Often labeled a “gateway drug,” cannabis will be opening new gates to business for students at Scottsdale Community College when it launches a new program this fall.
The Cannabis Business Fundamentals certificate program will feature four classes worth up to nine credits covering topics such as industry history, social equity and trends, product descriptions, career opportunities, economics, marketing, supply chain management, dispensary business planning, funding resources, regulatory environments and retailing.
“It was important that we legitimize this industry,” said Dr. Bobra Crockett, the program leader.
Cannabis classes were first given the OK in 2019 in anticipation that proposition 207 – which allows adults over 21 to possess, purchase, transport, or process an ounce or less of marijuana or five grams or less of marijuana concentrate.
“We anticipated that Proposition 207 was going to pass and when it did pass in November of 2020, we were ready to go with classes in January of 2021,” Crockett said.
Crockett spent the bulk of two years leading up to the proposition’s passage speaking with marijuana industry professionals on what they thought students should know about the budding industry.
She quickly discovered that there was a lot to learn about the blazing weed market.
The first class that Scottsdale Community launched came in January 2021 with an eight-week non-credit class that discussed the cannabis industry. School officials noticed that the classes sparked an interest among first-time college students.
“We’re seeing a lot of first-time college students expressing interest in this program and it’s encouraging that they’ve found something that they’re passionate about,” Crockett said.
Additionally, it has seeded interest in other industries for students.
“One of the pleasant surprises has been that students have realized they can be successful in college and this has been a gateway into business classes or marketing classes,” Crockett said.
With such interest generated from one course, Crockett is hopeful that the current four-course program will blaze other paths for students to wander down academically.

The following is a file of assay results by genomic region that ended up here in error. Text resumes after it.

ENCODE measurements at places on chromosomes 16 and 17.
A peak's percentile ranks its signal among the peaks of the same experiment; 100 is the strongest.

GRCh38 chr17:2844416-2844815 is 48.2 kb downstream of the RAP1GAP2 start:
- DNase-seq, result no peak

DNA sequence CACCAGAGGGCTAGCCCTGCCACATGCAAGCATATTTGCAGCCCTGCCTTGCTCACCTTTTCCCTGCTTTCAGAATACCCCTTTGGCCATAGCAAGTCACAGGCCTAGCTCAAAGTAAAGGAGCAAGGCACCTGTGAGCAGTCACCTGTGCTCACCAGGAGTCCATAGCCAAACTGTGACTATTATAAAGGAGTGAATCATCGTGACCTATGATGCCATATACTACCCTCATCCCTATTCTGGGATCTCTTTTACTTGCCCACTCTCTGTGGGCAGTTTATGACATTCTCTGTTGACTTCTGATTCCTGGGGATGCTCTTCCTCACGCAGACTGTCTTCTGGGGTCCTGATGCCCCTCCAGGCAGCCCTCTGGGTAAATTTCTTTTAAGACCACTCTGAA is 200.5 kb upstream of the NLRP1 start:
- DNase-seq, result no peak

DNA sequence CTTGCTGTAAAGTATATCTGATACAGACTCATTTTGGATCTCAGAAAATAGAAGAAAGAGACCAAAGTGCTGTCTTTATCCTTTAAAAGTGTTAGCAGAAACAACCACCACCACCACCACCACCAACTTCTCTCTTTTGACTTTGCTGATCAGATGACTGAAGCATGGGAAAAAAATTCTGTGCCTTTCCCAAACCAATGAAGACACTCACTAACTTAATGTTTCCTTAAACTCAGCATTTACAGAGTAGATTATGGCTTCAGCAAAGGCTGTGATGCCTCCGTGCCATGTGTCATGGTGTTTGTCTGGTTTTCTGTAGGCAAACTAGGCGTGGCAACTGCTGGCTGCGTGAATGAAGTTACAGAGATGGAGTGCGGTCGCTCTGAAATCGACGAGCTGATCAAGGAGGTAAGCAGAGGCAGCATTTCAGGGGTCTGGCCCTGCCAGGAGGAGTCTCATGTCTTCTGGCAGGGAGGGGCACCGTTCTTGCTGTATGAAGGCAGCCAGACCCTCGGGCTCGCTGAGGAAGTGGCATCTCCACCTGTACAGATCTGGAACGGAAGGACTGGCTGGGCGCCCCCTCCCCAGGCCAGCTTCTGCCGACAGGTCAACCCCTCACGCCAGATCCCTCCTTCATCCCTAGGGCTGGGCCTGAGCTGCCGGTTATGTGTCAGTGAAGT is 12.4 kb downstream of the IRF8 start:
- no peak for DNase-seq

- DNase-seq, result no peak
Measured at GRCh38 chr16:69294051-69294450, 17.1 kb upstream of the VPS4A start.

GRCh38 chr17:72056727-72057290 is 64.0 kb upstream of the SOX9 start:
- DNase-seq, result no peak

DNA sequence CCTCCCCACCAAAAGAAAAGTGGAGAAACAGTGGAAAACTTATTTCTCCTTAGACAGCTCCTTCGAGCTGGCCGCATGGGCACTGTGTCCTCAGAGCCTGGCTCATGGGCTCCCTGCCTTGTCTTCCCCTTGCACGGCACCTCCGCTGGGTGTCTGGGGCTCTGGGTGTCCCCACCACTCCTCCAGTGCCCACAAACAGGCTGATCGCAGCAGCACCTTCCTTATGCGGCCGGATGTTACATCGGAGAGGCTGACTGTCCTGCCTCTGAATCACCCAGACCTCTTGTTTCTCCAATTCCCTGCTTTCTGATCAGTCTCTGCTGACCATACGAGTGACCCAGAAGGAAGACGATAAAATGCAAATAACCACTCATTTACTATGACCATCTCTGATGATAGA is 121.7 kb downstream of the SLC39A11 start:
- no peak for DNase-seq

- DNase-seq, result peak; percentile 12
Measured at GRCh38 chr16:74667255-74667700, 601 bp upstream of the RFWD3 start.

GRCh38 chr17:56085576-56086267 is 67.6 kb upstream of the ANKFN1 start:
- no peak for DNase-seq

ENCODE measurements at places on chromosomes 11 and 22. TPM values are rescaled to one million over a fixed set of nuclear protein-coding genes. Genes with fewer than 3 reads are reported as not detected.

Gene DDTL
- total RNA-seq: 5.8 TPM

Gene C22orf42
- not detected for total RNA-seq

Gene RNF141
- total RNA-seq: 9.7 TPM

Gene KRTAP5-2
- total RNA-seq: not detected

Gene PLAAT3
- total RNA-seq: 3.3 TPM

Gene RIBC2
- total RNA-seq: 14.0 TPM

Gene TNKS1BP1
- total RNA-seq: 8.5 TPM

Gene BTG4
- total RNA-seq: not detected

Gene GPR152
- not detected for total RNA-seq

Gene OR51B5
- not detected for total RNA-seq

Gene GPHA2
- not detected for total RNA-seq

“Even if someone doesn’t want to go into working in a dispensary per se, there’s advertising, social media and public relations that all have different skill sets in the cannabis space,” said Crockett.
Crockett hopes this gets established in the first course, introduction to the cannabis industry, where students will get their first hit of the ins and outs of the cannabis industry.
From there, students can take courses like social equity and current issues in the cannabis industry. The latter will discuss topics like the decriminalization of cannabis and how Arizona offers social equity licenses to individuals who have prior convictions of marijuana possession.
It also will cover the legal and regulatory environment in the cannabis industry and supply chain management from seed to sale.
Although Crockett is excited about the coming curriculum, she does recognize there is still a stigma surrounding cannabis and its various byproducts.
“Cannabis is still federally a level-one drug and I think there are still concerns about what we are teaching,” she said.
Because of this, she reiterates the goal of the curriculum.
“We’re not telling people to do drugs, we’re teaching them about the business of the industry,” said Crockett. “We had to be really careful about what we are teaching and making sure that it is for educational purposes of being in the business.”
She also foresees the program growing both inside and outside of the classroom.
“We hope to add a couple more classes. Of course, we still have to go through the department of education to get that approved,” Crockett said. “We’re also discussing internship opportunities and we’re working on putting together an advisory board of people in the industry.”
For more information on both the non-credit and for-credit certificates: send inquiries to [email protected]